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Tuesday, April 19, 2011

Five Best: 1957

courtesy of nextgame-col.com
This past Sunday was my father's birthday, now at the ripe old age of 54. We always used to make fun of my mom for getting old, but always forgot about my dad. It's still weird to think of him in terms of age, since I don't do it much. Either way, I decided this week to look back on the year he was born, good old 1957. So, here are the five best films of my dad's birth year, in alphabetical order.

NOTE: Robin Williams on the right - my dad looked just like him when he was younger






Henry Fonda in "12 Angry Men" courtesy of
listal.com

12 Angry Men

I talked about this movie last week as one of Sidney Lumet's greatest films. Lumet's debut film, he gives us Henry Fonda as the noble juror #8 who fights for the justice system by sticking to the "innocent until proven guily" stigma. Great performances all around in a heated, fascinating look at the world of the courtroom that we don't always see.

Scene from "The Bridge on the River Kwai" courtesy of siteoffline.com

The Bridge on the River Kwai

The Best Picture winner of the year, David Lean's labor of love tells the story of a British colonel (Alec Guinness) overseeing his men's construction of a bridge as prisoners of war. Guinness instills a sense of British pride and morale in his men to finish the bridge, even if it means the bridge will eventually be destroyed. The film is a testament to Guinness and his performance, as a proud man who will stop at nothing to fulfill his own personal mission.


Scene from "The Seventh Seal" courtesy of bestforfilm.com

The Seventh Seal

Ingrmar Bergman directed this landmark film, telling the story of Anonius Block (Max von Sydow) returning home from the Crusades to find his land overrun with the Plague. In order to buy time so he can see his family, he challenges Death to a game of chess to try to stall his impending doom. The film is vastly existential in its criticism of organized religion in terms of the Holy Crusades and the acceptance of all people. Bergman's metaphor for the importance of our mortal time on Earth is breathtaking and equally dark throughout.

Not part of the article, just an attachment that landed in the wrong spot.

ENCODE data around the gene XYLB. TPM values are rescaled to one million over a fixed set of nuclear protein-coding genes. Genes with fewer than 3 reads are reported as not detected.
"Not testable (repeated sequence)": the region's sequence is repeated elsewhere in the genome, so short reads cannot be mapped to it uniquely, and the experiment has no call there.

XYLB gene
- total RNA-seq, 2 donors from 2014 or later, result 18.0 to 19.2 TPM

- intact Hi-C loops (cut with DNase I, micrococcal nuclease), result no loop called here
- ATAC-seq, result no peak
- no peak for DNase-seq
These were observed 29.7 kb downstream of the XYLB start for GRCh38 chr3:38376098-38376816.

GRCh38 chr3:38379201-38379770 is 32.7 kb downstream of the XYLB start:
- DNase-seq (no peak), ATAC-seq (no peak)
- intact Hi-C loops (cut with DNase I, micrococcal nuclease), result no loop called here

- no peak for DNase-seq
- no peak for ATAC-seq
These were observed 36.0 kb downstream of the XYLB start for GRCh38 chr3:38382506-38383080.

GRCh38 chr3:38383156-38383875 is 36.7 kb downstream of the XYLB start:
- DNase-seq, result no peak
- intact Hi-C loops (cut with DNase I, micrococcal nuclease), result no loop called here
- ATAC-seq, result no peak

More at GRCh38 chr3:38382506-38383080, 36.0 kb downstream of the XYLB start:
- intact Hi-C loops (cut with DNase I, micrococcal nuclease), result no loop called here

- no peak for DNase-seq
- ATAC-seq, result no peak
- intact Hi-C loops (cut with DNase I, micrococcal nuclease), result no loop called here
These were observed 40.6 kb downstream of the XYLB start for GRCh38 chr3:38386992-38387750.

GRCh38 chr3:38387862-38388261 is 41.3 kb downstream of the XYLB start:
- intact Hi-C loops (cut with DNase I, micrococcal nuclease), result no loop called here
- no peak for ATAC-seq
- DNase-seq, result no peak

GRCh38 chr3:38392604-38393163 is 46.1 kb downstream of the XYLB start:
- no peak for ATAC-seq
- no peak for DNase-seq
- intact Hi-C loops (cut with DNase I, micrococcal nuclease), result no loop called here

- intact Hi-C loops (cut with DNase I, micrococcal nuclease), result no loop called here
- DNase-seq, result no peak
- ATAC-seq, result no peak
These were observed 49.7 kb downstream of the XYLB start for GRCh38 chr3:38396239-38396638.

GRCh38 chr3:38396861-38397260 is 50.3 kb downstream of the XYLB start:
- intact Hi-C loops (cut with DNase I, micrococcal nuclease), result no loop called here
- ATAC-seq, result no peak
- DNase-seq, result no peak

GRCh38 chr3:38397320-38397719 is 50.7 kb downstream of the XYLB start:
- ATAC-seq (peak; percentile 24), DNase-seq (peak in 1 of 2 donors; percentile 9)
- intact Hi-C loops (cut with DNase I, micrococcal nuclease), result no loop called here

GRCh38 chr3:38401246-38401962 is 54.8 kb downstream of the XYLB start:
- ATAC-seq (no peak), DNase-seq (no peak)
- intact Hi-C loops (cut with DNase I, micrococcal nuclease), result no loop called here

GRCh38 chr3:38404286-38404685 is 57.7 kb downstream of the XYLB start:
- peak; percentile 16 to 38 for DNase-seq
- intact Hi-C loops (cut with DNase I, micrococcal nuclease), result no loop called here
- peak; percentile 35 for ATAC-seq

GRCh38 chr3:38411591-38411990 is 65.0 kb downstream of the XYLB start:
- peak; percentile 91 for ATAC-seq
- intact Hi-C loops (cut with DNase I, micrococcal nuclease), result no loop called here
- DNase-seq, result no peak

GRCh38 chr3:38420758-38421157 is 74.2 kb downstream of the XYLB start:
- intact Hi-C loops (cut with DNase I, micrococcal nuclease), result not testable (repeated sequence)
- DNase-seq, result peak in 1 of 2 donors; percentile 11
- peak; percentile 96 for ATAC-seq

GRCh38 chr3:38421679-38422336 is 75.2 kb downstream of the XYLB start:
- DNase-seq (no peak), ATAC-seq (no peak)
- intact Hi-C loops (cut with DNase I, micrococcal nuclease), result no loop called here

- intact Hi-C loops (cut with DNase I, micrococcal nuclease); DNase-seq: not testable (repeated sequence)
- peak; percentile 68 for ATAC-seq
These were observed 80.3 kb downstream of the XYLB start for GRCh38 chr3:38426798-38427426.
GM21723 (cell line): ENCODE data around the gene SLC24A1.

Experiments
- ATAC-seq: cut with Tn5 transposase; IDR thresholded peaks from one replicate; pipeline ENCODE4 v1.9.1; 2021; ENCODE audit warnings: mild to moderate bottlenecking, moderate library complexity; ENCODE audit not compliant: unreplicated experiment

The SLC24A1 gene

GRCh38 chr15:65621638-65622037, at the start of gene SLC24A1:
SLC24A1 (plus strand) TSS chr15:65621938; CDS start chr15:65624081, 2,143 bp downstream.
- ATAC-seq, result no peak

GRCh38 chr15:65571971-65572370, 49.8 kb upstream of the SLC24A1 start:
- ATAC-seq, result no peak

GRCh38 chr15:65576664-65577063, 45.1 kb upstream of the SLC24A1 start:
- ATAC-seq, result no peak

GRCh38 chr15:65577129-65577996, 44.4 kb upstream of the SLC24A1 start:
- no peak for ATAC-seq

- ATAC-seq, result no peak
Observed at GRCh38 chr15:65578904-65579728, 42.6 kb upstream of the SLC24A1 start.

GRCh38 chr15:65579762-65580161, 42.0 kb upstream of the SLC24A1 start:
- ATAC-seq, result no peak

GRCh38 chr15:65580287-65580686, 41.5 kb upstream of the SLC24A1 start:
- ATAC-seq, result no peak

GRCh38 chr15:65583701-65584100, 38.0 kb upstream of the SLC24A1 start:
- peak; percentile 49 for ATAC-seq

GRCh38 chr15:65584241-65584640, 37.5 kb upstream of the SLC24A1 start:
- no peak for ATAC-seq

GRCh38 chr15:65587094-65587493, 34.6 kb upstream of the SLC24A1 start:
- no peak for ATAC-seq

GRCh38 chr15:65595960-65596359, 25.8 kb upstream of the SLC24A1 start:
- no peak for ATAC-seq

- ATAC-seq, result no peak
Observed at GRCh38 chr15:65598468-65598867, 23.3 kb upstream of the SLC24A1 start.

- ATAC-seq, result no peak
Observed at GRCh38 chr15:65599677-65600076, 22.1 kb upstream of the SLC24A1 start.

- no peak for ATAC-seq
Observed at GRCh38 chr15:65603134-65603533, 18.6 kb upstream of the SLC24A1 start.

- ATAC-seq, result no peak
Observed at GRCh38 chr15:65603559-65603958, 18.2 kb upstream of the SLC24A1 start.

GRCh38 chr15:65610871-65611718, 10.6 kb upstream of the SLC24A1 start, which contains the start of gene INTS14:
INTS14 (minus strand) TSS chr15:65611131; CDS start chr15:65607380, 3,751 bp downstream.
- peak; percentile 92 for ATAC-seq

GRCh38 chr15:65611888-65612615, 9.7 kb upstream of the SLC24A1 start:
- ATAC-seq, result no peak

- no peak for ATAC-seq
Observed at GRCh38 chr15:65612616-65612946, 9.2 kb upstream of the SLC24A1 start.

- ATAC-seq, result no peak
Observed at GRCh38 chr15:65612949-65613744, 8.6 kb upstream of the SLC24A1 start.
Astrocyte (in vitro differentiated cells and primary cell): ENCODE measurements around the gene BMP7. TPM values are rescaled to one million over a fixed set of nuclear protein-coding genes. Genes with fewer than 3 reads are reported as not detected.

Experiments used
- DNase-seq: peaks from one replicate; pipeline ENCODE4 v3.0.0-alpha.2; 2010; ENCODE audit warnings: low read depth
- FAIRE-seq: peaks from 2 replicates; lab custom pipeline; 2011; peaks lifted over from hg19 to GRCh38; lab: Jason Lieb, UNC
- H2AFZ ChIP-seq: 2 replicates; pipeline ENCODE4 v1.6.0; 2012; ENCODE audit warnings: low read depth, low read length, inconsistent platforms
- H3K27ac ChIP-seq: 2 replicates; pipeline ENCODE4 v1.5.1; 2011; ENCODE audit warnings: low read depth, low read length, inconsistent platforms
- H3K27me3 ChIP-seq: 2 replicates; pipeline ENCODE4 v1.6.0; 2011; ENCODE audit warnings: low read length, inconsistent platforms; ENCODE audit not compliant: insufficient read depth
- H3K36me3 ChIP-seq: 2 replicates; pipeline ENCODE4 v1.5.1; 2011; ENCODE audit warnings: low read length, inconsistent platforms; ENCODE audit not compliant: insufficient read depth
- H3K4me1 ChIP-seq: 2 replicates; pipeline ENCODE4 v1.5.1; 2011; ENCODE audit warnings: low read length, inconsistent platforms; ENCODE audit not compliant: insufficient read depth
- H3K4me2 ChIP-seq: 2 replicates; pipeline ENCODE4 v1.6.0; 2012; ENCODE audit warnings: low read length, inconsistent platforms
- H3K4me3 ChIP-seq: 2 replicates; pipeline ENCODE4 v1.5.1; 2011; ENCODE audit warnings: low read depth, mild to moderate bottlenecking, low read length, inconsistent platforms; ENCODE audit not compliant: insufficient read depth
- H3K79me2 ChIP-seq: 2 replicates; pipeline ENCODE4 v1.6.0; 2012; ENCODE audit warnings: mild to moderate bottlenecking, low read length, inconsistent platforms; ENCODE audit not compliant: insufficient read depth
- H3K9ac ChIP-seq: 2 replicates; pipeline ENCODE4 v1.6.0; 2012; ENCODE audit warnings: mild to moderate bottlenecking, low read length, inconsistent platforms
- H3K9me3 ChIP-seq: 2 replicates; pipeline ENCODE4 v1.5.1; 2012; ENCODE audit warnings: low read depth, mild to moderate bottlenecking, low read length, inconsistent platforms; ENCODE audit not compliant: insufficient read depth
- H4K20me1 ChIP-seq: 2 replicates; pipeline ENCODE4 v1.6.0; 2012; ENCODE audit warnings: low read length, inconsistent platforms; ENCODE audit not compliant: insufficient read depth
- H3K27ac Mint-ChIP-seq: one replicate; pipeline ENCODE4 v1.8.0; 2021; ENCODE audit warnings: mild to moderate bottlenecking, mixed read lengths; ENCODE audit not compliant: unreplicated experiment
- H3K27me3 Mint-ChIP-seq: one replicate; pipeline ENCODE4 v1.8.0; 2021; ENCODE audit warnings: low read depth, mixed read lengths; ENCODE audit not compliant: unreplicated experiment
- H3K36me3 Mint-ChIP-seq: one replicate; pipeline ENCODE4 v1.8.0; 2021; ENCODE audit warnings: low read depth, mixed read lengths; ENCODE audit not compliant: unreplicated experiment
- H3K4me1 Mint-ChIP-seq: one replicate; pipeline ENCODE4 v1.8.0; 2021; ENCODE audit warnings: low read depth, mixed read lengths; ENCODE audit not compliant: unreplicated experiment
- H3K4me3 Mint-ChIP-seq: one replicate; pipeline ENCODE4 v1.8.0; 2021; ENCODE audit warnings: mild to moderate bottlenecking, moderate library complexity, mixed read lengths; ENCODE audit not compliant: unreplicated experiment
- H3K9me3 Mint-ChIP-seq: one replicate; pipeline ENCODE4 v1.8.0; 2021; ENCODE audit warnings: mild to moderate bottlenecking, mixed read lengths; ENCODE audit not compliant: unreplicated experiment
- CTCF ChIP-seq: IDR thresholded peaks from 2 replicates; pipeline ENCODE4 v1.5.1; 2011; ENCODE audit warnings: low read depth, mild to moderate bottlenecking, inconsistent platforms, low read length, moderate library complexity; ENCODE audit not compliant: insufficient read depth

Burt Lancaster in "Sweet Smell of Success" courtesy of filmforno.com

Sweet Smell of Success

Burt Lancaster's fati accompli, he portrays J.J. Hensecker, a Broadway columnist and all around tyrant who constantly pushes his agenda to use the press to make or break anyone. The set piece for Ridley Scott's "Wall Street," it gives us a warped protege-mentor relationship in which Hensecker's new pulbicit Sidney Falco (Tony Curtis) becomes enraptured in the lifestyle, only to be broken down. Shot in black and white, it's a gritty look at the press and paparazzi and how it can detroy you.


Joanne Woodward in "The Three Faces of Eve" courtesy of flixter.com

The Three Faces of Eve

Joanne Woodward's three-tiered performance won her the Oscar as she plays Eve White, a quiet housewife and mother who suffers from Dissociative Identity Disorder. As she goes to therapy and gets hypnotized, her other personalities emerge, Eve Black (racy) and Jane (rational). The film wasn't nominated for any other Oscars, but Woodward's performance alone puts it in the conversation of best of the year.

So happy birthday Dad! Hope it's a great day - you were born in a pretty decent year for movies, so be happy about that.

Others to Check Out:

A Face in the Crowd
Jailhouse Rock
Paths of Glory
Peyton Place
Old Yeller

2 comments:

  1. Happy birthday to your Dad! Yeah, 1957 looks like a good year for the movie industry. My favorite from the the list would absolutely be 12 Angry Men. RIP, Sidney Lumet.

    ReplyDelete
  2. Joshua "Film Minion" GaulApril 19, 2011 at 4:47 AM

    Thanks - yeah, it was a pretty solid year overall. Not 1939 or 1994, but still a memorable little year.

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